(Updates with Mozambique comments in sixth paragraph.)
Feb. 15 (Bloomberg) -- Eni SpA, Italy’s largest oil producer, reported a 9.5 percent decline in fourth-quarter profit as field closures in Libya cut output and natural-gas demand dropped.
Adjusted net income dropped to 1.54 billion euros ($2 billion) from 1.7 billion euros a year earlier, the Rome-based company said today in a statement. The profit was in line with analyst estimates of 1.52 billion euros.
The Libyan conflict that ousted Muammar Qaddafi shut down most oil and gas fields in the North African country last year, where the company is the largest producer. Earnings were also curbed by a loss from refining crude into fuels and lower gas sales on milder weather in Europe.
“We have rapidly restarted our Libyan operations,” Chief Executive Officer Paolo Scaroni said in the statement. “The difficult macro-economic situation in Italy and Europe has impacted our results.”
Output fell 14 percent to 1.68 million barrels of oil equivalent a day in the quarter. Full-year output was down 13 percent to 1.58 million barrels a day. Eni resumed operations in Libya in September, where it’s now pumping about 80 percent of the 280,000 barrels of oil equivalent a day it produced before the unrest.
Separately, the company announced “a new giant natural-gas discovery” at the Mamba North 1 prospect, with 7.5 trillion cubic feet of gas resources off Mozambique in East Africa. The company in October made the Mamba South gas discovery, which holds about 20 trillion cubic feet of gas, making it “by far the most important operated finding ever made by Eni,” it said today.
Eni shares were little changed at 17.36 euros in Milan at 10:32 a.m. local time.
Eni gas sales fell 11 percent to 25.5 billion cubic meters as gas and power operating profit dropped 51 percent to 385 million euros in the fourth quarter. Refining margins, or profit from processing crude oil into fuels, “remained at unprofitable levels,” generating a loss of 271 million euros in the period.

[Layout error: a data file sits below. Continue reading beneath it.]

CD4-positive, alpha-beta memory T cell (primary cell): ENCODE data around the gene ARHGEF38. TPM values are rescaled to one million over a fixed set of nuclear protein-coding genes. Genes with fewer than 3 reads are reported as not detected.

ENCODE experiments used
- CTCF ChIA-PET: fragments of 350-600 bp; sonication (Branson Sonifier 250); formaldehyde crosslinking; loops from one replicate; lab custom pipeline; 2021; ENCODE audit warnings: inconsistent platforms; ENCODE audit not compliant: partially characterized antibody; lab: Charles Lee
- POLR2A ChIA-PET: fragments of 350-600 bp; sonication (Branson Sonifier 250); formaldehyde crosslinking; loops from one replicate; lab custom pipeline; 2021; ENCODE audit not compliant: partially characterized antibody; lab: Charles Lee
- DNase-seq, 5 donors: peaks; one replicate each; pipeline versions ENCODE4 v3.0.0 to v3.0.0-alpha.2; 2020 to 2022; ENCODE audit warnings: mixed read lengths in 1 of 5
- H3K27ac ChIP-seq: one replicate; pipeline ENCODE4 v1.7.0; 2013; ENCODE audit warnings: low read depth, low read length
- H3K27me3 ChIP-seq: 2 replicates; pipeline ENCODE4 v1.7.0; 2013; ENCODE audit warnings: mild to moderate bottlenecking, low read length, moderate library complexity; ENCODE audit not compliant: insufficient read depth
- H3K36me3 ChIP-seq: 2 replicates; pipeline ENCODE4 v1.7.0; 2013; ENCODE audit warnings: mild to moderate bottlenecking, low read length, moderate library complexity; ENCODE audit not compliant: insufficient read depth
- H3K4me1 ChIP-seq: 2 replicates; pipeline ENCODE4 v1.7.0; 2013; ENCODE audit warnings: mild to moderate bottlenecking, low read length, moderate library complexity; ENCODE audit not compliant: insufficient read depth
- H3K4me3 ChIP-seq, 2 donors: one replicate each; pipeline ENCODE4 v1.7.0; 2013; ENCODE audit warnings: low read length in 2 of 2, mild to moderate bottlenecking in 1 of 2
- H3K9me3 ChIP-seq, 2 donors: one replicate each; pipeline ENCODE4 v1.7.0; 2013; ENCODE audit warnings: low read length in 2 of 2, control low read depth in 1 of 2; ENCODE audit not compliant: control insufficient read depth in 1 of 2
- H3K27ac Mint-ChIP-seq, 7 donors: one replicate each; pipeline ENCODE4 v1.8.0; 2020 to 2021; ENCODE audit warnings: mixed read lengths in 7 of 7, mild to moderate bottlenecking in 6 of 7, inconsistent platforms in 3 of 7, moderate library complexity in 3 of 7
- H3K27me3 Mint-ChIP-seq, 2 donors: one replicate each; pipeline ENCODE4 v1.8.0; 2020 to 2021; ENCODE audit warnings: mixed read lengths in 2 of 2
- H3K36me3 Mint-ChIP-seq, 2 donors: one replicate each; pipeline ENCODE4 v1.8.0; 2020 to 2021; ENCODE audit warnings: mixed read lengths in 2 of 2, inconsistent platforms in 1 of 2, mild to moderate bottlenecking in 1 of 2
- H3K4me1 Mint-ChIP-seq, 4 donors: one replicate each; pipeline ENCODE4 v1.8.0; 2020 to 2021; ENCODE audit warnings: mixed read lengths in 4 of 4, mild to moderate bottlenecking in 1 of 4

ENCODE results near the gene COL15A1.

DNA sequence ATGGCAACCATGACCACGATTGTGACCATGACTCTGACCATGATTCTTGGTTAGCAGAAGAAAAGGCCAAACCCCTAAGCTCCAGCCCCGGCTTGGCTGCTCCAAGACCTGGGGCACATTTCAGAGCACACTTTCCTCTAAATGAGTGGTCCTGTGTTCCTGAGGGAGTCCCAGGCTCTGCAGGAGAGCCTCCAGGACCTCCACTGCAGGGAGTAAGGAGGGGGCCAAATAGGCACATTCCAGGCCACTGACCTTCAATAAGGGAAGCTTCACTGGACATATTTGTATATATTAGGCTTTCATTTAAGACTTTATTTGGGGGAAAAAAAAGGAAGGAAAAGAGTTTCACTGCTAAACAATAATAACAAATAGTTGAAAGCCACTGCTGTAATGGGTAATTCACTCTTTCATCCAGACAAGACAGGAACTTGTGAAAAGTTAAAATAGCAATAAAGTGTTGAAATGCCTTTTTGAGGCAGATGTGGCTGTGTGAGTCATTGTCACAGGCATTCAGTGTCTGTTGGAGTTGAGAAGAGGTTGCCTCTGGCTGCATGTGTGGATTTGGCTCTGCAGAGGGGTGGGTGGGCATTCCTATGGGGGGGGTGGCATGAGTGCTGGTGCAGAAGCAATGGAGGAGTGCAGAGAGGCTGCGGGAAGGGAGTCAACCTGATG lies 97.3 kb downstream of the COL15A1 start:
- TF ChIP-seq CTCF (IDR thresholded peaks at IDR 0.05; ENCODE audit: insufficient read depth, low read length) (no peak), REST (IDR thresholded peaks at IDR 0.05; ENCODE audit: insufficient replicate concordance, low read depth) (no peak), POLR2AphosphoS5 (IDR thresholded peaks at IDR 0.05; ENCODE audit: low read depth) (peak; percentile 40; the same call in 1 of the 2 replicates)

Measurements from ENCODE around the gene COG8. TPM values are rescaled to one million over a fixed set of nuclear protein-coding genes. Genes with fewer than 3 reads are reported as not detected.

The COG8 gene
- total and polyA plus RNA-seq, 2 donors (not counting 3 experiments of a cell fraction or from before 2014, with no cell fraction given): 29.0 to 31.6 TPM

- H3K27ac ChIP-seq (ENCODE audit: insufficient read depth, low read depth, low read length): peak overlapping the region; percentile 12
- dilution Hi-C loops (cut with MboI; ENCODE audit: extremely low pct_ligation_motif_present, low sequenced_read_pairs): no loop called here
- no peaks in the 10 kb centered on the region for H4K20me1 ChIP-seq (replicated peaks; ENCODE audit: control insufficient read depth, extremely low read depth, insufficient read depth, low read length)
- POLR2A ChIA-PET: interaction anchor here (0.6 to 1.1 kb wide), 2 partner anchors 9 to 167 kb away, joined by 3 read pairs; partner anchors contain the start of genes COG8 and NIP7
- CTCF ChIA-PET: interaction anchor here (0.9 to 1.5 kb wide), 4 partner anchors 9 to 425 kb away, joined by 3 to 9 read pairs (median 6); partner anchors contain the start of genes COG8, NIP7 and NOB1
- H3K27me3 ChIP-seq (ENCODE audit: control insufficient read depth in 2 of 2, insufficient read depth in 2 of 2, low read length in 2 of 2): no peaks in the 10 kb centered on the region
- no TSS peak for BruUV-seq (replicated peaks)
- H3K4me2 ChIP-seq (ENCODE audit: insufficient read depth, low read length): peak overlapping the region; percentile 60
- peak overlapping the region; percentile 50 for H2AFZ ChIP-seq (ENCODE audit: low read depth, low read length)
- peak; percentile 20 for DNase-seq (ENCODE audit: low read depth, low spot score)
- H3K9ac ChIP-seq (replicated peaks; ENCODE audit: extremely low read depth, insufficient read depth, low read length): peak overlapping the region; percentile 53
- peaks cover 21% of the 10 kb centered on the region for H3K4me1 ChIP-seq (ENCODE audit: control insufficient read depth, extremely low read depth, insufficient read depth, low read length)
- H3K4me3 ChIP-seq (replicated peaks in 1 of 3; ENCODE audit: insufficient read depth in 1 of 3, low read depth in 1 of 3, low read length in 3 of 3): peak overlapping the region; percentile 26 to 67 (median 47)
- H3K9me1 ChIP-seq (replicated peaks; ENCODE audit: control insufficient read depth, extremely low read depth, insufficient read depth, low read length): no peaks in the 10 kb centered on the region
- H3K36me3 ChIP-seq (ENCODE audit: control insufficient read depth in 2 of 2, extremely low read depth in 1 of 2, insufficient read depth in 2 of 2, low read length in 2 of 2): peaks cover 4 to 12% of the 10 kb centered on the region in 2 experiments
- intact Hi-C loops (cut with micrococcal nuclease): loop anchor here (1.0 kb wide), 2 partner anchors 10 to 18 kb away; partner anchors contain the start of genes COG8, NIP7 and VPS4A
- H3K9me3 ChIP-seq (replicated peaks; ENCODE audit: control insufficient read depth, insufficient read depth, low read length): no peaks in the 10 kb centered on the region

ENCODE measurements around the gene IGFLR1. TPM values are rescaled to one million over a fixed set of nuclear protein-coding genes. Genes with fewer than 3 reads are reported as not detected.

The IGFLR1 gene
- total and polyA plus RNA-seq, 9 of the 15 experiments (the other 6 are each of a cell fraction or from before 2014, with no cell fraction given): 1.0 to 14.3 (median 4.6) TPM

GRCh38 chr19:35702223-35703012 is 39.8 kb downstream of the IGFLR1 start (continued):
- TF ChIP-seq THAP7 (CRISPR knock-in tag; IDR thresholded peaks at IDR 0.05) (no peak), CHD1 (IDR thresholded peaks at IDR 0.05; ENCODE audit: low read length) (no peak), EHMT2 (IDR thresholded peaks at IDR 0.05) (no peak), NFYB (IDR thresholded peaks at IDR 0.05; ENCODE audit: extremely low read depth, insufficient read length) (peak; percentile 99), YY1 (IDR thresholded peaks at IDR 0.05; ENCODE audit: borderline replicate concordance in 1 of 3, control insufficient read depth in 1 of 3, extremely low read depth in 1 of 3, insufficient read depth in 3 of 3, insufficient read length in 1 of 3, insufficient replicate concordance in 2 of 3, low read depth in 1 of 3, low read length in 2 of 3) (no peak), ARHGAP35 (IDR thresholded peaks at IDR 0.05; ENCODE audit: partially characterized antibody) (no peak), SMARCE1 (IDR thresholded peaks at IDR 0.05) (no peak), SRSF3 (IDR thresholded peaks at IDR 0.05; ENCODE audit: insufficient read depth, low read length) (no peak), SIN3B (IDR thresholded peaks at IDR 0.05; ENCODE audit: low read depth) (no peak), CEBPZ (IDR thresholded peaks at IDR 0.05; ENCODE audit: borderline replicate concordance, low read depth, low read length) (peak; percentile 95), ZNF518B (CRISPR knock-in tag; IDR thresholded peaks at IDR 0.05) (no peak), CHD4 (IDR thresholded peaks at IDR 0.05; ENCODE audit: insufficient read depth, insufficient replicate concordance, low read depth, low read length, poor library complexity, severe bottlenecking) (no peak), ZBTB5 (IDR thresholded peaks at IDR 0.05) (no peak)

The refining and marketing losses “were deeper than expected,” Jean-Charles Lacoste, an analyst at Credit Agricole Cheuvreux SA, wrote in an e-mailed report. “Management still sees a growth trajectory in production, boosted by the continuing ramp-up in Italy and Iraq and new field startups.”
The company plans to invest about the same in 2012 as the 13.4 billion euros it spent in projects this year.
The board plans to increase the dividend for 2011 to 1.04 euro per share, up from 1 euro in 2010.
“The 2012 outlook to be a challenging one due to continuing signs of an economic slowdown, particularly in the Eurozone,” the company forecast, basing its budget on a $90 a barrel of Brent oil assumption. “Recovery perspectives look poor in the gas sector. Refining margins are anticipated to remain at unprofitable levels.”
In January, the Italian government agreed to force Eni to dispose of its 50 percent holding in Snam, which owns the nation’s natural-gas distribution network.
Eni has been in talks with Russia’s OAO Gazprom, the largest supplier of gas to Europe, to lower prices for the fuel. European importers buy about two-thirds of their gas under long- term contracts linked to oil, which is more expensive than gas on the energy equivalent.
“There was no news on the Snam disposal, but we expect Eni has kept some of its powder dry for its strategy update” on 15 March, Theepan Jothilingam, an analyst at Nomura Holdings Inc., wrote in an e-mailed report. The company may announce this year production guidance and discus the “progress on renegotiations with Gazprom” on an analyst call this afternoon.
Eni will hold a Webcast at 3 p.m. central European time.
--Editors: Will Kennedy, Randall Hackley
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